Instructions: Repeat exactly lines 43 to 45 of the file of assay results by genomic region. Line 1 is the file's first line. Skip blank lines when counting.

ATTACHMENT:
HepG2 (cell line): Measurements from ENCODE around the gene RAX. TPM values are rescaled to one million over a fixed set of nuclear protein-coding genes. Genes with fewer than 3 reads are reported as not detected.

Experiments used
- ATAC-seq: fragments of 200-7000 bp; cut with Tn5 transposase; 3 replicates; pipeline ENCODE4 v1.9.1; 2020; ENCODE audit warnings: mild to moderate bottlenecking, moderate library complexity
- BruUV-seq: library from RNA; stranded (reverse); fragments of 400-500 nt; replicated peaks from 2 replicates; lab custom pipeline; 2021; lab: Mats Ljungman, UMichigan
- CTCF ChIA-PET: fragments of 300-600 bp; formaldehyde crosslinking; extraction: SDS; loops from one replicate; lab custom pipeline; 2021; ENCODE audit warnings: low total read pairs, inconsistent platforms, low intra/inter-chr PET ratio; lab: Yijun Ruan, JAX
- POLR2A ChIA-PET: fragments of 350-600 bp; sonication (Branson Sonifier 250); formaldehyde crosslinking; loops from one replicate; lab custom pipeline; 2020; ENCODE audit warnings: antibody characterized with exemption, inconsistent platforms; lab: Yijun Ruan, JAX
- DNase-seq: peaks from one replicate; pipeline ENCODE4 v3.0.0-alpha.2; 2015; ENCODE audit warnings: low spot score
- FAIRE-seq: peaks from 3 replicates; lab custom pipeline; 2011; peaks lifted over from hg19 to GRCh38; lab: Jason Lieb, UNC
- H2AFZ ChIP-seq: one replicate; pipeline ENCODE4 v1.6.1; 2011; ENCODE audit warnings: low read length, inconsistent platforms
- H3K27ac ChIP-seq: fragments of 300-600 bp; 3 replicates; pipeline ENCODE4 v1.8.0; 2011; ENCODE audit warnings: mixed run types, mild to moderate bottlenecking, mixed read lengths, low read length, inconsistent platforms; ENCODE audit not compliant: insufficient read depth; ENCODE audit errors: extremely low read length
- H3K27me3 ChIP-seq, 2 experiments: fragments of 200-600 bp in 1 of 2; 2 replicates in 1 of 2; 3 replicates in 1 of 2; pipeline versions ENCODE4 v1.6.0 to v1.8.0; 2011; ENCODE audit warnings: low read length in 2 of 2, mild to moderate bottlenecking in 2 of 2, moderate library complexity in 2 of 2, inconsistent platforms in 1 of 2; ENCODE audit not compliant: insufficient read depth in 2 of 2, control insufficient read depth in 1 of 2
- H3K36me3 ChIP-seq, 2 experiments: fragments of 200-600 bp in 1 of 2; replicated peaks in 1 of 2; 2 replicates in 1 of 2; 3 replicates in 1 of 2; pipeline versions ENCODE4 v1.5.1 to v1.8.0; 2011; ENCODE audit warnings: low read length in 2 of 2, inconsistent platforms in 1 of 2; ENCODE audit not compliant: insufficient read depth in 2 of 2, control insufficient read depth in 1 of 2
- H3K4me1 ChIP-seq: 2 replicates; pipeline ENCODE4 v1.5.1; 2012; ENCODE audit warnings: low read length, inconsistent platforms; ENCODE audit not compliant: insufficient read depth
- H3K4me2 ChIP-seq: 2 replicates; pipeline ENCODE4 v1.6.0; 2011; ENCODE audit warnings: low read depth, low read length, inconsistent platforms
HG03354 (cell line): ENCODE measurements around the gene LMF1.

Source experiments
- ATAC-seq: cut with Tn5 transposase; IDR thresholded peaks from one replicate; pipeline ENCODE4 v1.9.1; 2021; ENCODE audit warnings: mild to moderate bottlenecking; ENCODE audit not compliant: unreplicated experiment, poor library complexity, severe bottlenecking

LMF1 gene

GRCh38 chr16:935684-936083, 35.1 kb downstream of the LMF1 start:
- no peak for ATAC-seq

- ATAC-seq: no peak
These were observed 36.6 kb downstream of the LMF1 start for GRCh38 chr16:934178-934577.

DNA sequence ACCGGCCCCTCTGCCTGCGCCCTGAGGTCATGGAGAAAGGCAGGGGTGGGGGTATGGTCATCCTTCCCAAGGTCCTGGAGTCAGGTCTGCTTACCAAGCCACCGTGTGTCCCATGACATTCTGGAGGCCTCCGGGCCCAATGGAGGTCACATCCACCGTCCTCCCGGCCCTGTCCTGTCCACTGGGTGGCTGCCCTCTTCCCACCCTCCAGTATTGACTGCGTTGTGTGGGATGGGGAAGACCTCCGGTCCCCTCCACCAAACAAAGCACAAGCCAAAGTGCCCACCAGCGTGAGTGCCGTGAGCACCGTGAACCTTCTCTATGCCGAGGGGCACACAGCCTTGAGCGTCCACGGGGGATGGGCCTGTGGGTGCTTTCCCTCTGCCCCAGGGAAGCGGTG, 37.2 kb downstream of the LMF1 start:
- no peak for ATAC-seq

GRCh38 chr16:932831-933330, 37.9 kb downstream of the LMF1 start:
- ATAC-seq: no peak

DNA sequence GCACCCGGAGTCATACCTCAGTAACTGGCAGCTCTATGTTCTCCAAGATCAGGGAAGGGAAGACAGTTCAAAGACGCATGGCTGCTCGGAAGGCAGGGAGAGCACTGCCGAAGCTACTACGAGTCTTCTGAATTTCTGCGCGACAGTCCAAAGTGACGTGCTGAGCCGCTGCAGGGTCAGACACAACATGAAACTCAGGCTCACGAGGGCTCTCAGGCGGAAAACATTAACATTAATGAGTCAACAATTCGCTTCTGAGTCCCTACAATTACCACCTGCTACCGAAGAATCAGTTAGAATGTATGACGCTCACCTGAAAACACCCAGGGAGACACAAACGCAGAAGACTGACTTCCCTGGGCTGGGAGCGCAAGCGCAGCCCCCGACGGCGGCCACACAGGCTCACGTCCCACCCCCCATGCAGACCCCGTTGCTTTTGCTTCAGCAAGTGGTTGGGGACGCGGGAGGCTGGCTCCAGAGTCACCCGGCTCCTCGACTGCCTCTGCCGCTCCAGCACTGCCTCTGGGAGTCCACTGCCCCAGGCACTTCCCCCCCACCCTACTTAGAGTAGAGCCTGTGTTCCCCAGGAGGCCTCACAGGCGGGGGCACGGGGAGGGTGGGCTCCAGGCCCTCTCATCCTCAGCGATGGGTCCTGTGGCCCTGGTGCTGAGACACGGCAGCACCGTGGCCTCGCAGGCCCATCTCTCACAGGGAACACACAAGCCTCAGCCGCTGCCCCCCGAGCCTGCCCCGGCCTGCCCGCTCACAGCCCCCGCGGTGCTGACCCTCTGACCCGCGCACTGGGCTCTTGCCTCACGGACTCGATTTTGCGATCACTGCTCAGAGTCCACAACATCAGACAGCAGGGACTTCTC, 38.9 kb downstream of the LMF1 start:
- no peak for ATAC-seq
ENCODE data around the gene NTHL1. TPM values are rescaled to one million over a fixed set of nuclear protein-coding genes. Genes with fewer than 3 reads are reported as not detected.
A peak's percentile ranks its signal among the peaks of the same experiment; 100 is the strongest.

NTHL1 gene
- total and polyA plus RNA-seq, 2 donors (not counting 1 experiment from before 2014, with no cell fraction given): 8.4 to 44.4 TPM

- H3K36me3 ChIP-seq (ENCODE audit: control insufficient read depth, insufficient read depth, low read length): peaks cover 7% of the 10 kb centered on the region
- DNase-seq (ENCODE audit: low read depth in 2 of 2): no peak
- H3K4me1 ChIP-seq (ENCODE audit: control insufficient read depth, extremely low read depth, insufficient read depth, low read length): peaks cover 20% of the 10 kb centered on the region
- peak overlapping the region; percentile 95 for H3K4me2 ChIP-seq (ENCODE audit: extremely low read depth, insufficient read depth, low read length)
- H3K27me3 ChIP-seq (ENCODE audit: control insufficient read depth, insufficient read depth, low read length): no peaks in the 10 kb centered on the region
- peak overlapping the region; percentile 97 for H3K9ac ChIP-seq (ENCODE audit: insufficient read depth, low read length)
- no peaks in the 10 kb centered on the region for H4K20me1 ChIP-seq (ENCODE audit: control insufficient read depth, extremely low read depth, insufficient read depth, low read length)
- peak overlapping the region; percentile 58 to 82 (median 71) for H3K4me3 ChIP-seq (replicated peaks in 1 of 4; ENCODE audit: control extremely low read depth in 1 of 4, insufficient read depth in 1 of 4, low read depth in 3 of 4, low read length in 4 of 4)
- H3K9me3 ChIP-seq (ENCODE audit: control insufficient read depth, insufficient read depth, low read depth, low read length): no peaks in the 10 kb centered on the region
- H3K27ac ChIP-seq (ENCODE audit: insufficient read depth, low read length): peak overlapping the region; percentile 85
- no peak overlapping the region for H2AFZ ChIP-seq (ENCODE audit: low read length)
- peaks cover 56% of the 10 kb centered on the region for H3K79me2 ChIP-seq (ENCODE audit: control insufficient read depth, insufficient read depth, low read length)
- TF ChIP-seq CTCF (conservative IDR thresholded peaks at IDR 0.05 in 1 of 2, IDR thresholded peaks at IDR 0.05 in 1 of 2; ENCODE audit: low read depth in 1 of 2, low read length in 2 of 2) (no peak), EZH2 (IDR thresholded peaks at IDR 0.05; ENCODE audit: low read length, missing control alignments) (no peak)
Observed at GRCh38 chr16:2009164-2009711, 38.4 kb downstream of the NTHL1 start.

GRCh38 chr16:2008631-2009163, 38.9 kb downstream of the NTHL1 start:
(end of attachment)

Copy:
- no peak overlapping the region for H2AFZ ChIP-seq (ENCODE audit: low read length)
- peaks cover 56% of the 10 kb centered on the region for H3K79me2 ChIP-seq (ENCODE audit: control insufficient read depth, insufficient read depth, low read length)
- TF ChIP-seq CTCF (conservative IDR thresholded peaks at IDR 0.05 in 1 of 2, IDR thresholded peaks at IDR 0.05 in 1 of 2; ENCODE audit: low read depth in 1 of 2, low read length in 2 of 2) (no peak), EZH2 (IDR thresholded peaks at IDR 0.05; ENCODE audit: low read length, missing control alignments) (no peak)